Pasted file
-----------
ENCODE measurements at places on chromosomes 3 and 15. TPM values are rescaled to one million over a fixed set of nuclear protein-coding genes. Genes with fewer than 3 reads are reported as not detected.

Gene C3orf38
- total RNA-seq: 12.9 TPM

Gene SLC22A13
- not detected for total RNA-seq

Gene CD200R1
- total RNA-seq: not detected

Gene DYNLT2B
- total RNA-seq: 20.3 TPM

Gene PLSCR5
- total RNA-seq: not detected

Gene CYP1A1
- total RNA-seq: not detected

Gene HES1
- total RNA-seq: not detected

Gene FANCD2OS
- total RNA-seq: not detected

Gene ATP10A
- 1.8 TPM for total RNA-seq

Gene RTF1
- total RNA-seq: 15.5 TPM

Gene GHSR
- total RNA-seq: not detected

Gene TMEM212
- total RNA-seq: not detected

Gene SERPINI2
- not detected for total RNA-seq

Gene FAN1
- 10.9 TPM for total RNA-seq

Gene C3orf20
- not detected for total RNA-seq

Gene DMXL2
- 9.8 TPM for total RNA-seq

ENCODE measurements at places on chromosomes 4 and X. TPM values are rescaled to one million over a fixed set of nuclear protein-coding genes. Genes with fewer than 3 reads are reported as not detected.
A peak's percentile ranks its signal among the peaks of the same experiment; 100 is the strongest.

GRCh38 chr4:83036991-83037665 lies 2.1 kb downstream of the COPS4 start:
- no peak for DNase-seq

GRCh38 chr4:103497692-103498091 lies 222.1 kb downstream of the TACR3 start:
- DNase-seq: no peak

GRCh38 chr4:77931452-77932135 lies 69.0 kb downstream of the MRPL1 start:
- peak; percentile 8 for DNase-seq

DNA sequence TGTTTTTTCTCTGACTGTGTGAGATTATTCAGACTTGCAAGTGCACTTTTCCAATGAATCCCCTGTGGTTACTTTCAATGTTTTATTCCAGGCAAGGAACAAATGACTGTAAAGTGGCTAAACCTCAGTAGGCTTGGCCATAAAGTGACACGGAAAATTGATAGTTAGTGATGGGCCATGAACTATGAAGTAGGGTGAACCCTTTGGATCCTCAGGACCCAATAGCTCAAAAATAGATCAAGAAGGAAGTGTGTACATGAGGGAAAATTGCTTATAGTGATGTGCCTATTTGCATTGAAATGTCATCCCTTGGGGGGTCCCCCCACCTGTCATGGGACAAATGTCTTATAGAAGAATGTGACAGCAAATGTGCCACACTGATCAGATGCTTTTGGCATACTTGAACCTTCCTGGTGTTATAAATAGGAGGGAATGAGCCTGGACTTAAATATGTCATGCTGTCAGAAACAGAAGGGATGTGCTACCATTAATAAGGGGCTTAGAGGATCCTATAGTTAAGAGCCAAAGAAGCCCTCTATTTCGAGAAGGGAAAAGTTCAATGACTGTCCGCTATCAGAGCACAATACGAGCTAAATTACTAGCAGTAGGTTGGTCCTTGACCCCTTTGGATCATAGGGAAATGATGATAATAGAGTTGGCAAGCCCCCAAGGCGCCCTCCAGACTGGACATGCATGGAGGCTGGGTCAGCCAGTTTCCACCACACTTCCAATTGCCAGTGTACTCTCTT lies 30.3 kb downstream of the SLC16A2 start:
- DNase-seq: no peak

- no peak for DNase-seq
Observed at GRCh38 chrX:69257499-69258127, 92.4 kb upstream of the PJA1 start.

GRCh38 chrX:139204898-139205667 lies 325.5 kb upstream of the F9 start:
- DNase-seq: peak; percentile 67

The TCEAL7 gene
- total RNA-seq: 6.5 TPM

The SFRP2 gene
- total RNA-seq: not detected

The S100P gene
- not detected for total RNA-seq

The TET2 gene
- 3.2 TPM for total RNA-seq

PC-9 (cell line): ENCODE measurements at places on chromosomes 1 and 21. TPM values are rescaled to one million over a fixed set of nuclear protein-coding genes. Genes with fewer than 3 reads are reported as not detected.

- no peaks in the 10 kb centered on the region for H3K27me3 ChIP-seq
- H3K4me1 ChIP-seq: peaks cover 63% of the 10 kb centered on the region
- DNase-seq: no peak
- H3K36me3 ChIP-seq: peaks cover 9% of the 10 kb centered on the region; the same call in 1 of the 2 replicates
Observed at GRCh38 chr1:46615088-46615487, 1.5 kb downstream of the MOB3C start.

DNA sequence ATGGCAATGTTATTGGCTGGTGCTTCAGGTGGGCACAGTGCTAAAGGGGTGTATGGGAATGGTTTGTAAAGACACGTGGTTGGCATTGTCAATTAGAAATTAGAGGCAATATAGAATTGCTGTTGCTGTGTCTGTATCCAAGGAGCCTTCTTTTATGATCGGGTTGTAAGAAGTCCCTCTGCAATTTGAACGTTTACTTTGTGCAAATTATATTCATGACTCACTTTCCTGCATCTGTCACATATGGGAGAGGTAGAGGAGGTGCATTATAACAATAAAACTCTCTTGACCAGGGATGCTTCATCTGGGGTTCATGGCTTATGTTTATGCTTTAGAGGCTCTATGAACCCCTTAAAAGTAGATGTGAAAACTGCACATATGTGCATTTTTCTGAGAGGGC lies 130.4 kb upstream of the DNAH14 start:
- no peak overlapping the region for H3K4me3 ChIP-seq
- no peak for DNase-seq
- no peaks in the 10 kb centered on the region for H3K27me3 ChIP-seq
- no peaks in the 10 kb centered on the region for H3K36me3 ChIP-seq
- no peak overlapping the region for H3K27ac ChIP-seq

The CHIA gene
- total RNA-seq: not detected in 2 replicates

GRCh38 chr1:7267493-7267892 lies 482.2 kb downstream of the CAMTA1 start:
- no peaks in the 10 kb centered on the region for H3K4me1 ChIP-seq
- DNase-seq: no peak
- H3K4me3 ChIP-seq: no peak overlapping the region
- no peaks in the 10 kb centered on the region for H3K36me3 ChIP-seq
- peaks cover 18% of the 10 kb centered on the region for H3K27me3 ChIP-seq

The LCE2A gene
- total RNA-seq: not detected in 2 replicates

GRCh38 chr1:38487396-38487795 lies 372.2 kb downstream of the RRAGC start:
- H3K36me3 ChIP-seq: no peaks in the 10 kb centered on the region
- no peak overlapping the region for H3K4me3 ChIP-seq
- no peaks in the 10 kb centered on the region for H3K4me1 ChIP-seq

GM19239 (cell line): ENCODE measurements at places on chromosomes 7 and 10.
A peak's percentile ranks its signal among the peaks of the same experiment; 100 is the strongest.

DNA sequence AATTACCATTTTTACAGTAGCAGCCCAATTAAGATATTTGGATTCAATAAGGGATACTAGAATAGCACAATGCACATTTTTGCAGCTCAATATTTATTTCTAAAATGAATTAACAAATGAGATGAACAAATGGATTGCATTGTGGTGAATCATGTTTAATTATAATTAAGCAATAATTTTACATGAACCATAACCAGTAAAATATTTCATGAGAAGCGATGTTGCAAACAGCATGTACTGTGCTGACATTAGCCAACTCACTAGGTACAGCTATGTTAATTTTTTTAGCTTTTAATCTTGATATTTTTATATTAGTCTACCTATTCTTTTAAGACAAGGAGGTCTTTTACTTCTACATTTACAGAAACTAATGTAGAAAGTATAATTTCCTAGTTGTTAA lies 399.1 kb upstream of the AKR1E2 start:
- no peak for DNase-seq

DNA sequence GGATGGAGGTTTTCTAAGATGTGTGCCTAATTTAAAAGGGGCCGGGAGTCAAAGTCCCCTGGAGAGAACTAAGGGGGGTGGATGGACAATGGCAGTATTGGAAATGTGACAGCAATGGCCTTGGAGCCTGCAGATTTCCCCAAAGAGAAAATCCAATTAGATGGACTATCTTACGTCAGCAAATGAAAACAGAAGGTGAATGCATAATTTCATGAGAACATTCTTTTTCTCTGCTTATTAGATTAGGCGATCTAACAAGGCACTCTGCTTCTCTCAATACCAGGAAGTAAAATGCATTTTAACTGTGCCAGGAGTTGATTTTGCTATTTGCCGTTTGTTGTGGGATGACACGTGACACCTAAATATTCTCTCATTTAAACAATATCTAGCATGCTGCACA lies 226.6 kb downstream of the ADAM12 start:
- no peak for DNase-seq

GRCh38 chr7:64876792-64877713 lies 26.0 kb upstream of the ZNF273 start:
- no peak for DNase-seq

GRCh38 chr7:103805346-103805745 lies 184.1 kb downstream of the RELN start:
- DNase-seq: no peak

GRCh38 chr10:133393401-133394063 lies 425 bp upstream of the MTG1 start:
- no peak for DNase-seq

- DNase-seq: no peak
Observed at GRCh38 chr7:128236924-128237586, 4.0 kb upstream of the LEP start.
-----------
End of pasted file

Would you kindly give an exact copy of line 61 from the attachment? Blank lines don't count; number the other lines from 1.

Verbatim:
Observed at GRCh38 chr1:46615088-46615487, 1.5 kb downstream of the MOB3C start.